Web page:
“We saw a whole bunch of people screaming and jumping off boats. We thought it was a terrorist bomb, so we jumped over a hotel fence and hid in a storage room,” Robins, 26, told Reuters from his hospital bed in Phuket.

“We held hands and crouched in the corner. Then we heard a rumbling explosion that didn’t end,” he said after being evacuated from Koh Phi Phi by the navy along with hundreds of other foreigners and Thais.

“The room exploded and a concrete wall collapsed. We were pushed through two layers of concrete and forced to let go of each other’s hands,” said Amanda, 27, who suffered a broken pelvis.

The two were pulled underwater and then suddenly shot to the surface. They were 150 yards out to sea, surrounded by debris and the smell of gasoline. A hotel employee came toward them in a longtail boat, looking for his family.

“We were screaming. We said, if we don’t get on this boat, we’re dead,” said Robins, whose collarbone was broken and who had one ear torn almost off.

'Scene from the apocalypse'
Other devastated survivors described watching the three-story high tsunamis rip through streets in Phuket, tear up buildings on Koh Phi Phi and wash away hotels on the mainland.

Survivors among the 7,000 injured were cut, slashed, stabbed and battered by debris from buildings torn apart by the tsunamis, generated by a magnitude 9.0 earthquake off the northern tip of the Indonesian island of Sumatra.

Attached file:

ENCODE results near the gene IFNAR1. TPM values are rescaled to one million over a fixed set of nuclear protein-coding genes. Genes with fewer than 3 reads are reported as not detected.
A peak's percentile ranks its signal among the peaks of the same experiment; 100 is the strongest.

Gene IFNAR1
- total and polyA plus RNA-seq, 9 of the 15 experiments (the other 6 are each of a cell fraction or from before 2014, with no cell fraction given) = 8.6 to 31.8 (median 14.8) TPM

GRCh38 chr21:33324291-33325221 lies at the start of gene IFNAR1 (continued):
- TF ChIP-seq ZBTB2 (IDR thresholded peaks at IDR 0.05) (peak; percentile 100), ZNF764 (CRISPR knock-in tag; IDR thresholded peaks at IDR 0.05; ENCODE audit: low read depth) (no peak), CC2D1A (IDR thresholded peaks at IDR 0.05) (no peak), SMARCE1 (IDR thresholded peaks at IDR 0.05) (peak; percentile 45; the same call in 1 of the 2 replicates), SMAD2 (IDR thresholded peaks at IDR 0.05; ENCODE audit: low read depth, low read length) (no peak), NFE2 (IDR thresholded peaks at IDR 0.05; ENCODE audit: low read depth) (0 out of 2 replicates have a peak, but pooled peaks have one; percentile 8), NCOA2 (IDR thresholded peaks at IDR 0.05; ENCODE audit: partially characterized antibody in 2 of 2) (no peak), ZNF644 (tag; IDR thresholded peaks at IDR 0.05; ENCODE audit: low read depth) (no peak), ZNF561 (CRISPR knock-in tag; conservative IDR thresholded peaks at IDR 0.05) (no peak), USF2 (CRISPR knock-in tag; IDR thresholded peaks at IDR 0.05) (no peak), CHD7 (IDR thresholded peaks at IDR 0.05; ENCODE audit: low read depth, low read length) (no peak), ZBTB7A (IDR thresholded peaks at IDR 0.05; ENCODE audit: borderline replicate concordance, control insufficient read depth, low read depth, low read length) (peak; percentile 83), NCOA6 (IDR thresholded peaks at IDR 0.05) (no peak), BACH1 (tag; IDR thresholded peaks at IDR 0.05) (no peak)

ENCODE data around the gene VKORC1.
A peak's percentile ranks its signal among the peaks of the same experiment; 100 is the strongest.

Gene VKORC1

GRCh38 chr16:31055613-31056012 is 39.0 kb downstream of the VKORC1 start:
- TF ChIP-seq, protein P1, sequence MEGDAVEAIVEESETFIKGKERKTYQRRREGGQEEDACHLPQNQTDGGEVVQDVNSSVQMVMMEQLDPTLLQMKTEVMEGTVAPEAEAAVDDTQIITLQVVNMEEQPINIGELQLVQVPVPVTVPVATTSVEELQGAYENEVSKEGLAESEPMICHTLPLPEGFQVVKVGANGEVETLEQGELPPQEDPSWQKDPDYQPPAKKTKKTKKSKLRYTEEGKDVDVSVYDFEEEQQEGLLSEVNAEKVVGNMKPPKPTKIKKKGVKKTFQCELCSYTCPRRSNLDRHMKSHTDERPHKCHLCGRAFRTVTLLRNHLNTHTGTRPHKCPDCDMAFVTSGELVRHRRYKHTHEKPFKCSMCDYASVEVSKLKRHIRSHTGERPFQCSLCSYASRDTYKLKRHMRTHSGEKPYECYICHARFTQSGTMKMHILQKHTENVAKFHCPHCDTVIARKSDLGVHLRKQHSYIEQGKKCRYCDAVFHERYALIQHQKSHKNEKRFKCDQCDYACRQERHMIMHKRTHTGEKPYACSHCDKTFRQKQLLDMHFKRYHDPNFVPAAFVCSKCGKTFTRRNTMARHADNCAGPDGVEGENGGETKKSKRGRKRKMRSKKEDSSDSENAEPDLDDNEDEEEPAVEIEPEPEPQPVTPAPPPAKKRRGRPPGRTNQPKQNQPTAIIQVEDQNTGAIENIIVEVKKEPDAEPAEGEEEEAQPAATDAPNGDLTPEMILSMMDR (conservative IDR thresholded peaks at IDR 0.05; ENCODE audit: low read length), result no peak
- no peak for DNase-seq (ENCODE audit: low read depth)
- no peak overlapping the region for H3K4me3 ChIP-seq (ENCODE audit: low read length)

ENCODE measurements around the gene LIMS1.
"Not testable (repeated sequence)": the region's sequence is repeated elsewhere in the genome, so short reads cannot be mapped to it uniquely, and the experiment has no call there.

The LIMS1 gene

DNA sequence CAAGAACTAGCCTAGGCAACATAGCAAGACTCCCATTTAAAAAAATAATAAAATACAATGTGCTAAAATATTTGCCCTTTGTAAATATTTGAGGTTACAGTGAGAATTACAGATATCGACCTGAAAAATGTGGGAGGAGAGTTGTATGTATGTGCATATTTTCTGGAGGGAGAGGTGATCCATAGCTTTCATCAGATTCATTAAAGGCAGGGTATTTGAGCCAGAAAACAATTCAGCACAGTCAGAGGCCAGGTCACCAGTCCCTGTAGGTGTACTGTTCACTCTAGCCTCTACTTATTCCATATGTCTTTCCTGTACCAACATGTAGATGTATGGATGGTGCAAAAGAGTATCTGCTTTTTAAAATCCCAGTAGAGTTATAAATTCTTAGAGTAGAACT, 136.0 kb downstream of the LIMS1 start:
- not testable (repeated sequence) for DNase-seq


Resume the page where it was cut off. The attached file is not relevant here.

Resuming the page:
For thousands of young travelers from Sydney to Stockholm, this was the perfect tropical island, a palm-swaying dreamscape rising gently out of an emerald sea.

But tourists on Phi Phi had their paradise turned upside down on Sunday.

“It was like a scene from the apocalypse. There was litter everywhere — motorcycles, cars and dead bodies. I saw many dead babies on the beach,” said Pascale Panuel, a French woman living in Tokyo.

As helicopters hovered overhead and large ferries and small speedboats arrived to evacuate stunned tourists and villagers, rescuers combed through the rubble of what were once bungalows, bars, Internet cafes and dive shops.

‘Lots of people were instantly dead’
“Nobody was prepared. There was no warning. Lots of people were instantly dead,” said Daniel Friberg, a 24-year-old from Stockholm, Sweden, who had spent two months on the island as a bartender.

The devastation came as suddenly in Sri Lanka, where Brenda Castle of Great Britain said she was in a beachside hotel when the waves of hit.

“The first thing I heard was a loud noise,” Castle, 61, told reporters at London’s Heathrow Airport as she departed a flight. “I turned to look through the glass door and just saw a massive amount of swirling muddy water heading for me. I thought I was going to die.”

Briton Babette Morgan, 70, was lounging by a swimming pool with her sister in Sri Lanka.

“I looked out across the sea and shouted ‘tidal wave!’,” she said after being carried off her return flight to London on a wheelchair. “We just ran for our lives.”

The Associated Press and Reuters contributed to this report.

Video: Survivors' stories